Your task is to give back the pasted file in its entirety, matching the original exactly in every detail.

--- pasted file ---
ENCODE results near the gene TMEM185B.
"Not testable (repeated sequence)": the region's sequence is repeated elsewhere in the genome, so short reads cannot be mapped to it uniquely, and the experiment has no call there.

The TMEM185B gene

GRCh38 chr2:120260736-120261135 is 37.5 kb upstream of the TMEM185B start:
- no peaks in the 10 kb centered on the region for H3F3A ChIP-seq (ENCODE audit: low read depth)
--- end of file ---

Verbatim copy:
ENCODE results near the gene TMEM185B.
"Not testable (repeated sequence)": the region's sequence is repeated elsewhere in the genome, so short reads cannot be mapped to it uniquely, and the experiment has no call there.

The TMEM185B gene

GRCh38 chr2:120260736-120261135 is 37.5 kb upstream of the TMEM185B start:
- no peaks in the 10 kb centered on the region for H3F3A ChIP-seq (ENCODE audit: low read depth)